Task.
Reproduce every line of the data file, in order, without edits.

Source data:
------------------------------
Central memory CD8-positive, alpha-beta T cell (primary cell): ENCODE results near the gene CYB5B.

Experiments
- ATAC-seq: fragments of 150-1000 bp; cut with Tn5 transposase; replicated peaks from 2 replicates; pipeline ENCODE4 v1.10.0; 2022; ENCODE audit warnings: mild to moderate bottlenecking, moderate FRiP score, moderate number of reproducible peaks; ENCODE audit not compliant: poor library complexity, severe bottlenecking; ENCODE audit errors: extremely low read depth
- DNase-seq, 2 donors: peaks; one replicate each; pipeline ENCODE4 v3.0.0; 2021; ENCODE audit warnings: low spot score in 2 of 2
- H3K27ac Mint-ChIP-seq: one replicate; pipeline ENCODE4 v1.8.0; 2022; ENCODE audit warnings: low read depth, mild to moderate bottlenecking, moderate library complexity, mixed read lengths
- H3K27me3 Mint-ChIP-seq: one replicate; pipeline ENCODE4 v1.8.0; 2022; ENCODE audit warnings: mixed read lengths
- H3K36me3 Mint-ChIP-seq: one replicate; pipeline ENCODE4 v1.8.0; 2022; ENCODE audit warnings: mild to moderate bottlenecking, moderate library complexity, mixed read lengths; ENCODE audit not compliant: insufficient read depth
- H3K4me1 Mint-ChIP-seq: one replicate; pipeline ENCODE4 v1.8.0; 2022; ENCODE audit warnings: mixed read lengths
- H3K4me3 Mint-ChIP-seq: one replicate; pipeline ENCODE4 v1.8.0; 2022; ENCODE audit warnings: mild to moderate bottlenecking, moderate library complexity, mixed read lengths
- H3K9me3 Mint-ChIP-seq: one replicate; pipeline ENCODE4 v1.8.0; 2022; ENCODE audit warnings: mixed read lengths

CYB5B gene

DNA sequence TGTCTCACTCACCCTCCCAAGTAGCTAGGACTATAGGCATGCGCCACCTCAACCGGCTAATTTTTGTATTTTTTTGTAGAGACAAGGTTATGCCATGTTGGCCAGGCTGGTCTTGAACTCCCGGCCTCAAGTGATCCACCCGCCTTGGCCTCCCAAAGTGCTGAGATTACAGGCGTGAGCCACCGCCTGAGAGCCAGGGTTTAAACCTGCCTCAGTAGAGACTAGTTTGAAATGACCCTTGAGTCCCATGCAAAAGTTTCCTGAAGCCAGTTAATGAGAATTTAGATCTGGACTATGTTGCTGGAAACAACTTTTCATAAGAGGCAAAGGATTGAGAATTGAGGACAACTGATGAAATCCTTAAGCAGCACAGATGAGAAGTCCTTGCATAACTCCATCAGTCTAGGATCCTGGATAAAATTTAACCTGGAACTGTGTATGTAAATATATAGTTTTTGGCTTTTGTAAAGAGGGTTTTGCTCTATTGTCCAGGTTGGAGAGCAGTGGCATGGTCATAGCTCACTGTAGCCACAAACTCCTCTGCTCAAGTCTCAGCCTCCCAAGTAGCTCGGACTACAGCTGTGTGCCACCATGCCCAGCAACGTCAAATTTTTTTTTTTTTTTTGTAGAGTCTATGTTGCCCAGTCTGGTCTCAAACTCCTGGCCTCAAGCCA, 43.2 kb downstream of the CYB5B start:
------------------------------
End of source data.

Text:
Central memory CD8-positive, alpha-beta T cell (primary cell): ENCODE results near the gene CYB5B.

Experiments
- ATAC-seq: fragments of 150-1000 bp; cut with Tn5 transposase; replicated peaks from 2 replicates; pipeline ENCODE4 v1.10.0; 2022; ENCODE audit warnings: mild to moderate bottlenecking, moderate FRiP score, moderate number of reproducible peaks; ENCODE audit not compliant: poor library complexity, severe bottlenecking; ENCODE audit errors: extremely low read depth
- DNase-seq, 2 donors: peaks; one replicate each; pipeline ENCODE4 v3.0.0; 2021; ENCODE audit warnings: low spot score in 2 of 2
- H3K27ac Mint-ChIP-seq: one replicate; pipeline ENCODE4 v1.8.0; 2022; ENCODE audit warnings: low read depth, mild to moderate bottlenecking, moderate library complexity, mixed read lengths
- H3K27me3 Mint-ChIP-seq: one replicate; pipeline ENCODE4 v1.8.0; 2022; ENCODE audit warnings: mixed read lengths
- H3K36me3 Mint-ChIP-seq: one replicate; pipeline ENCODE4 v1.8.0; 2022; ENCODE audit warnings: mild to moderate bottlenecking, moderate library complexity, mixed read lengths; ENCODE audit not compliant: insufficient read depth
- H3K4me1 Mint-ChIP-seq: one replicate; pipeline ENCODE4 v1.8.0; 2022; ENCODE audit warnings: mixed read lengths
- H3K4me3 Mint-ChIP-seq: one replicate; pipeline ENCODE4 v1.8.0; 2022; ENCODE audit warnings: mild to moderate bottlenecking, moderate library complexity, mixed read lengths
- H3K9me3 Mint-ChIP-seq: one replicate; pipeline ENCODE4 v1.8.0; 2022; ENCODE audit warnings: mixed read lengths

CYB5B gene

DNA sequence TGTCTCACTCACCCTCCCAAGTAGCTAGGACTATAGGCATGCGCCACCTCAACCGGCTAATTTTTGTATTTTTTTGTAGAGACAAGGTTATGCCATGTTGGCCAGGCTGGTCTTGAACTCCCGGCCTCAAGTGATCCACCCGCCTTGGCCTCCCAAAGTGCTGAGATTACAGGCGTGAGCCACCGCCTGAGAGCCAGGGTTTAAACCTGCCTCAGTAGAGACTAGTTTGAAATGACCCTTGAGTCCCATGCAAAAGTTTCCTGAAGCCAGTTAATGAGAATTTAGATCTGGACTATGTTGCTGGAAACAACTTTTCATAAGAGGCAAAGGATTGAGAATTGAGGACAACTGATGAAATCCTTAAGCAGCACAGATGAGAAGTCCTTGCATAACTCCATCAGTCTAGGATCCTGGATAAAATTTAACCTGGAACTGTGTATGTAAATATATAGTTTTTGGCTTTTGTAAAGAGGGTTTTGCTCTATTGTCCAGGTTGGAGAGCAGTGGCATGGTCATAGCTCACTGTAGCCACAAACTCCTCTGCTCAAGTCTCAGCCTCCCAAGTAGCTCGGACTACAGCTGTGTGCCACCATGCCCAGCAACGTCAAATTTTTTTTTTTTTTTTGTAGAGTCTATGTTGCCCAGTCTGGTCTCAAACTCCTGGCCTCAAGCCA, 43.2 kb downstream of the CYB5B start: